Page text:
Some lessons I’ve learned over time:
My first one comes from Chip Conley, who says as he decided to see his maturing self in a positive way as an elder and not someone older, he had to strategically forget part of his historical professional identity, that was no longer of use or value to others. Dump some baggage. For me, this process began when we decided to move from Texas to California. Not just getting rid of extra furniture and belongings that sit around collecting dust and are quite useless, really. It is looking at past experiences and interpreting what is useful and what isn’t.
Another lesson is on attitude. The research found that older people with a positive perception of aging lived seven and a half years longer than those with a negative perception. Do you realize that is a bigger increase in lifespan than what is associated with exercising or not smoking.
Take away, if you enjoy the prospect of growing older, you live longer!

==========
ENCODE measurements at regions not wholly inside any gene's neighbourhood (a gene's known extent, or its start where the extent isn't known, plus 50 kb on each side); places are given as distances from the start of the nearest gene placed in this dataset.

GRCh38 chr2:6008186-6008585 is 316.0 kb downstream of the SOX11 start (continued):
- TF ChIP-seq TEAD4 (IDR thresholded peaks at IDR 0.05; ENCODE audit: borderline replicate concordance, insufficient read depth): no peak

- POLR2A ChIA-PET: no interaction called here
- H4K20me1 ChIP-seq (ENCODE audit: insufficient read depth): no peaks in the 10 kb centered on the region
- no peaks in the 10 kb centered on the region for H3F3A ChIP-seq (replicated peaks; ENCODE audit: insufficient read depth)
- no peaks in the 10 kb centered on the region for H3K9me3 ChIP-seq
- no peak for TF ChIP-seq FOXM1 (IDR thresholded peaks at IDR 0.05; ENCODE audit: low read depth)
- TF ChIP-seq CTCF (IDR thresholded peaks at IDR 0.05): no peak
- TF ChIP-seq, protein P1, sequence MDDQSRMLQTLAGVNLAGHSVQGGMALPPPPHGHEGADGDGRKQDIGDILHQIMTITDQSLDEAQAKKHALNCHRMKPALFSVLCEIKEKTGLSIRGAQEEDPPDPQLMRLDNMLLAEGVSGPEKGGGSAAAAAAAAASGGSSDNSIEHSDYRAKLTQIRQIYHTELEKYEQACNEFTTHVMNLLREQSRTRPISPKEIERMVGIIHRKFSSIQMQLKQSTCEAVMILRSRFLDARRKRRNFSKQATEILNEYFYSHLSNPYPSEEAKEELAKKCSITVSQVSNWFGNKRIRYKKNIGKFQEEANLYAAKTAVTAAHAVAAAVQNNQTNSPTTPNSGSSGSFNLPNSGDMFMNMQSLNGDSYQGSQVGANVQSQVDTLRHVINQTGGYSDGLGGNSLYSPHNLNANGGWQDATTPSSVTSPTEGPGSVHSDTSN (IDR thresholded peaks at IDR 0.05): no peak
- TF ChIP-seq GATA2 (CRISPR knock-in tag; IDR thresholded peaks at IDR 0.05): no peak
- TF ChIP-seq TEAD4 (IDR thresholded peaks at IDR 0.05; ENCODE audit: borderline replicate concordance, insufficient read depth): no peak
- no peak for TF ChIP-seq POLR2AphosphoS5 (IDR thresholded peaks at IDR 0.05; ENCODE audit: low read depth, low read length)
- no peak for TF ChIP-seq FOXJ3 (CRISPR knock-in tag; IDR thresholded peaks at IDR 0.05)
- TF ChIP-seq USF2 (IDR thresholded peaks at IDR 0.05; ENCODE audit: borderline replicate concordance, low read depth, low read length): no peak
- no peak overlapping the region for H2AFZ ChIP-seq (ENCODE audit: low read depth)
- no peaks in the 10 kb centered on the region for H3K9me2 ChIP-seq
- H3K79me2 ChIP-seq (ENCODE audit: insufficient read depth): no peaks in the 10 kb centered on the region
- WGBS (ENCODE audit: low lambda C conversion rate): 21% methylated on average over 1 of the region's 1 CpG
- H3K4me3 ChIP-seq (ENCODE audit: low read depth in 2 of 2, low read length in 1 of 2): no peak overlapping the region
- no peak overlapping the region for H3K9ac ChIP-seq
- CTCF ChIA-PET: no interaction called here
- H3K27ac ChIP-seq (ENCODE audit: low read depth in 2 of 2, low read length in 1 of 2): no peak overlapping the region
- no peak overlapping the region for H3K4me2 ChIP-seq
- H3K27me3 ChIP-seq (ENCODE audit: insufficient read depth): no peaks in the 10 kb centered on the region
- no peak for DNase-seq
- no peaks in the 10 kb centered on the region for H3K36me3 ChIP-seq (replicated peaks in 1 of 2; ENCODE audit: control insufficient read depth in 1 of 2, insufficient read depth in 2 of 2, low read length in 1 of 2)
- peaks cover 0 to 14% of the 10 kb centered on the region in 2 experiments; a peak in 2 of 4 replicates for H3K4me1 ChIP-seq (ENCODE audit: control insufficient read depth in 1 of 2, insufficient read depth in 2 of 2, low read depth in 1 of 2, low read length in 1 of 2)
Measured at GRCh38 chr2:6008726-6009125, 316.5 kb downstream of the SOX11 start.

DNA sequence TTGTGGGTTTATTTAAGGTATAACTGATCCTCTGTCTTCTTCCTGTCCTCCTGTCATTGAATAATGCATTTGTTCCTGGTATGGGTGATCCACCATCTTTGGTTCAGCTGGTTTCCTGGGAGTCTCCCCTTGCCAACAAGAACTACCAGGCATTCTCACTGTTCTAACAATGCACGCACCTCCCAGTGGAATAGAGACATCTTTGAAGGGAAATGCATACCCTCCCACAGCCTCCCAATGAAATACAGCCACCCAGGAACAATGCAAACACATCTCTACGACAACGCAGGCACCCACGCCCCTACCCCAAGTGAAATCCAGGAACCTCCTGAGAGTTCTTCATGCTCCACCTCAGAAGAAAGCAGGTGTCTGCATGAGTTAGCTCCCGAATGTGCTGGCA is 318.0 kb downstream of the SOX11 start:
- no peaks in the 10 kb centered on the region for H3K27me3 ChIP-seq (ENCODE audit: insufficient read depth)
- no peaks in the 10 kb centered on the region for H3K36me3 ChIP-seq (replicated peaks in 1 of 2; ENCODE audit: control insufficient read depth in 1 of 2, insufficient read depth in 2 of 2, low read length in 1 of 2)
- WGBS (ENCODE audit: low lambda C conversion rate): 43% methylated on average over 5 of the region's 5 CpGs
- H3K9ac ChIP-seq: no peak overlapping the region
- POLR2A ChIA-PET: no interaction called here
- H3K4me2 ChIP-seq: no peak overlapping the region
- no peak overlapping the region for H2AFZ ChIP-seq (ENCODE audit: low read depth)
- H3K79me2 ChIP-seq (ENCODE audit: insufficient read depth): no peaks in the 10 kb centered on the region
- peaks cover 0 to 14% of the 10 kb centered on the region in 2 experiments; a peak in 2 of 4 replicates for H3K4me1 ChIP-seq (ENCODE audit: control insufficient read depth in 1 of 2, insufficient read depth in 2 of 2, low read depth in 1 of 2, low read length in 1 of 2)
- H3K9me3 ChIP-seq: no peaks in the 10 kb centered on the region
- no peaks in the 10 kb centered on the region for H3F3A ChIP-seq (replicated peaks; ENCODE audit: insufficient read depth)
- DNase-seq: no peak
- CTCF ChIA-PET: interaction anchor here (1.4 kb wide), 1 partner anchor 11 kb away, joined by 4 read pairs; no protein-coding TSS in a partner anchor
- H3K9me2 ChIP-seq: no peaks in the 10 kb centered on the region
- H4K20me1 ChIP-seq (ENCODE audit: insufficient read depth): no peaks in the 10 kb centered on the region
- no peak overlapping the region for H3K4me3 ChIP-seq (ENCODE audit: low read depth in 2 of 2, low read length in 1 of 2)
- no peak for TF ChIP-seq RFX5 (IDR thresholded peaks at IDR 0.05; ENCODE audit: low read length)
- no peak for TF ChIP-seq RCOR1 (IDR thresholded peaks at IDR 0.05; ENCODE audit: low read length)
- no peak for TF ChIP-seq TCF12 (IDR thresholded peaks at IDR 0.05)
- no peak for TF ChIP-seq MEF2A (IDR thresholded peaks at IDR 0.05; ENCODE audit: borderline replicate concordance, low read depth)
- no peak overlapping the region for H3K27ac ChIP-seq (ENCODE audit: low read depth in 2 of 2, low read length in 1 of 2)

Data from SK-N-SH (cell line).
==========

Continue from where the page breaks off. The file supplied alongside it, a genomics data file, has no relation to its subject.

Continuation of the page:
General MacArthur once said: “Age wrinkles the body. Quitting wrinkles the soul.”
How do you interpret your experiences? I used to wake up in the morning with negative thoughts. I found a new friend in myself by stopping the negativity. When I was running marathons, though I didn’t aspire to be in the Olympics, I just enjoyed running. Running taught me the importance of endurance, of working toward a goal, and what it feels like to achieve that goal.
The way we feel really comes down to the pictures we have in our head and the words that we say. It’s as simple as that. Be open to your own definition of aging, of your aging. I learned mindfulness: Mindfulness is the basic human ability to be fully present, aware of where we are and what we’re doing, and not overly reactive or overwhelmed by what’s going on around us. It is not just mediation, although it is an important component. There are benefits to mediating or no one would do it. When we’re mindful, we reduce stress, enhance performance, gain insight and awareness through observing our own mind, and increase our attention to others’ well-being.
One last thing.
Send a note to yourself. You are not too old, and it is not too late to start over! Don’t be afraid to start over. It’s a chance to rebuild your life the way you wanted all along.